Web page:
Amid all the excitement, don't forget Tuesday's voting
Click here to get full results from the Spring 2013 elections in Rock and Walworth Counties.
JANESVILLE Perhaps this weekend's political hoopla will inspire more than the 20 percent of Wisconsin voters expected to go to the polls Tuesday.
The announcement of Janesville native Paul Ryan as Republican presidential candidate Mitt Romney's running mate was exciting, but we mustn't let it distract us from the Wisconsin partisan primary election that will narrow the field for legislative elections in November.
It's a tricky election. In addition to being the fifth of six elections in the state this year, it includes changes and one important rule.
Here are three you need to know:
1. The Legislature since 2010 has figuratively stuck a spoon in Wisconsin's voting districts and stirred. Many voters will be casting ballots in districts that are new to them. Some legislators will be incumbents in one district but candidates in another.
Here's what those moves look like:
-- Janis Ringhand is the incumbent in the 80th Assembly District, but redistricting puts her in the 45th Assembly District, where she faces Sheila De Forest in the primary. The winner of the Democratic primary will face the winner of the Republican primary between Beth Schmidt and Russell Rucker.
-- Amy Loudenbeck is the incumbent in the 45th Assembly District, but redistricting puts her in the 31st Assembly District, where she is the only Republican candidate. She'll face Democrat Ryan Schroeder in November.
-- Stephen Nass is the incumbent in the 31st Assembly District, but redistricting puts him in the 33rd Assembly District, where he is the only Republican candidate. He'll face Democrat Scott Allan Woods in November.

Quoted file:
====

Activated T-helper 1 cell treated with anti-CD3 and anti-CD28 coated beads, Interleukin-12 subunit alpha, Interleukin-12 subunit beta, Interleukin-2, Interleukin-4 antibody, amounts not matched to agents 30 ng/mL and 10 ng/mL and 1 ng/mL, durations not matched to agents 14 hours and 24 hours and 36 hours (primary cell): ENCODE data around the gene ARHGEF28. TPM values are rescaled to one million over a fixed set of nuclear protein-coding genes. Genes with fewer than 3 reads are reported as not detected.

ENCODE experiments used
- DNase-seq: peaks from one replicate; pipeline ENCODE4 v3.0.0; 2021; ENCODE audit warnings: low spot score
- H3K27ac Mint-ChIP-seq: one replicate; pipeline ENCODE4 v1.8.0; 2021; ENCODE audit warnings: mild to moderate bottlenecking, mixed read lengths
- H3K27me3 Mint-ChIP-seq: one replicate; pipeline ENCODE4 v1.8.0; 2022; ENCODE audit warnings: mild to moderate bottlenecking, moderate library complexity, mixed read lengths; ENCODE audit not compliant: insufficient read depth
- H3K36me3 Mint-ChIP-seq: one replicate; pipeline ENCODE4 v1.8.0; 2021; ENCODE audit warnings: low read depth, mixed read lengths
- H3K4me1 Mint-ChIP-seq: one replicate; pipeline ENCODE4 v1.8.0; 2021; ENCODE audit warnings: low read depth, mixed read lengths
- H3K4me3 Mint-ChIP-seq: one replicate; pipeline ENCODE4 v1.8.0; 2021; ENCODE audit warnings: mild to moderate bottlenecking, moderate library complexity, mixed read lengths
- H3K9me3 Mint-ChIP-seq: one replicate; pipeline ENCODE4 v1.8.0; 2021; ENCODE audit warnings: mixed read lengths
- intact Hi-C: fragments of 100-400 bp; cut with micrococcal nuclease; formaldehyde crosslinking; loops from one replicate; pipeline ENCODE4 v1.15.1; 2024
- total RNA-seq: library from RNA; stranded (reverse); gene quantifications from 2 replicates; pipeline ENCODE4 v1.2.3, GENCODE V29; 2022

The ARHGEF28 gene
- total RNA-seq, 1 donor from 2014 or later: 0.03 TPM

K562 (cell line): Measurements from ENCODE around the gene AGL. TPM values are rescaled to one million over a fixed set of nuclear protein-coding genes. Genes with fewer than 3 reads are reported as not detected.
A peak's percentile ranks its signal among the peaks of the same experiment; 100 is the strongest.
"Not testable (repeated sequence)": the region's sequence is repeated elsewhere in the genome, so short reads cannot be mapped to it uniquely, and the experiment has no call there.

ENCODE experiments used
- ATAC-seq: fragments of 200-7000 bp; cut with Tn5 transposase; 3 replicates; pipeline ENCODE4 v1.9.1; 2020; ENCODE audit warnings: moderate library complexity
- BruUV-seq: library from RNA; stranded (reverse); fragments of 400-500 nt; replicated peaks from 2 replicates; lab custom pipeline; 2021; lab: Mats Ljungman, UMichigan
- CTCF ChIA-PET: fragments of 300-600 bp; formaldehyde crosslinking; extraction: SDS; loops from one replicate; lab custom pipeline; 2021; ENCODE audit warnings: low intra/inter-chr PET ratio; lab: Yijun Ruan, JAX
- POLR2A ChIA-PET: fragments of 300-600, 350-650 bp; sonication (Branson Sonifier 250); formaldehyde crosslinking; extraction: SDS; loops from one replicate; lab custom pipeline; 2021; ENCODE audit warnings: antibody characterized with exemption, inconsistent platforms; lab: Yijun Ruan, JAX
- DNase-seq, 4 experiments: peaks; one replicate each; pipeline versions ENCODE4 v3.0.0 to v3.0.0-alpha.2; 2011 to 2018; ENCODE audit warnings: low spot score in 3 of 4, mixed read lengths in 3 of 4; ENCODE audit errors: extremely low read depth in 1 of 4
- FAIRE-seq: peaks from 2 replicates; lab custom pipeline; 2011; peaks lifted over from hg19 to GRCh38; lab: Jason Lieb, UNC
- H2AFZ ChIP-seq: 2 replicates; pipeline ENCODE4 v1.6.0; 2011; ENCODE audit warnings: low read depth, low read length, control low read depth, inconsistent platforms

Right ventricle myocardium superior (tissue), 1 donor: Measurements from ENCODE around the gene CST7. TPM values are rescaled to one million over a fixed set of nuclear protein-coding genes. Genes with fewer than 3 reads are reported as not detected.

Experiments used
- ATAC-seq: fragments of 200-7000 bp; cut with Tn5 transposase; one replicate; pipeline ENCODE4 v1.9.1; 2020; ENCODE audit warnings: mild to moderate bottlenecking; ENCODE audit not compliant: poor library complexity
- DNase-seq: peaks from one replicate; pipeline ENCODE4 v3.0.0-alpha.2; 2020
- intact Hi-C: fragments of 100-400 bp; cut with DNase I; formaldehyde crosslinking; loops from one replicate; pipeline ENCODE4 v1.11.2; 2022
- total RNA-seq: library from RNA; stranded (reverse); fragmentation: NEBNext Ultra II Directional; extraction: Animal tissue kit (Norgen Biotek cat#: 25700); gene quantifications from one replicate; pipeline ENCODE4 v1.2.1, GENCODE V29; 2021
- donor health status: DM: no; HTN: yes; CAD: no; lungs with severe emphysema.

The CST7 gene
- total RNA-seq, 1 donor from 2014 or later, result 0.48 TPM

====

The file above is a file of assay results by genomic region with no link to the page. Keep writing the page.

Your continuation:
-- Tammy Baldwin is the incumbent in the 2nd Congressional District, which has new boundaries. However, Baldwin is leaving that seat for a run at the U.S. Senate seat being left open by the retirement of Herb Kohl.
Four Democrats will compete in the primary for the 2nd Congressional District seat, which remains a heavily liberal district. In November, the winner will face the only Republican candidate, Chad Lee.
Janesville remains in the 44th Assembly District.
2. This is a partisan primary. That means you must vote for all Republicans or all Democrats. If you cross parties, your ballot will be rejected.
During the regular election in November, you can vote for candidates in any party you like.
Tomorrow, if you vote Democratic, you will be selecting a candidate to take over Tammy Baldwin's 2nd District congressional seat in Washington, D.C. Running are Dennis Hall, Matt Silverman and state Reps. Mark Pocan and Kelda Helen Roys
Democratic voters also will choose between Democrats Debra Kolste, Sam Liebert, Kevin Murray and Yuri Rashkin to run against incumbent Republican state Rep. Joe Knilans in the 44th District, which includes most of Janesville.
Those who vote Republican can have a say in who will compete against Baldwin to replace retiring U.S. Senator Herb Kohl.
Running are Tommy Thompson, Jeff Fitzgerald, Eric Hovde and Mark Neumann.
3. In addition to a new district, you might find your polling place has changed. Visit Wisconsin's Voter Public Access website, vpa.wi.gov, to learn whether you are registered, find out where you vote and see the ballot for your location.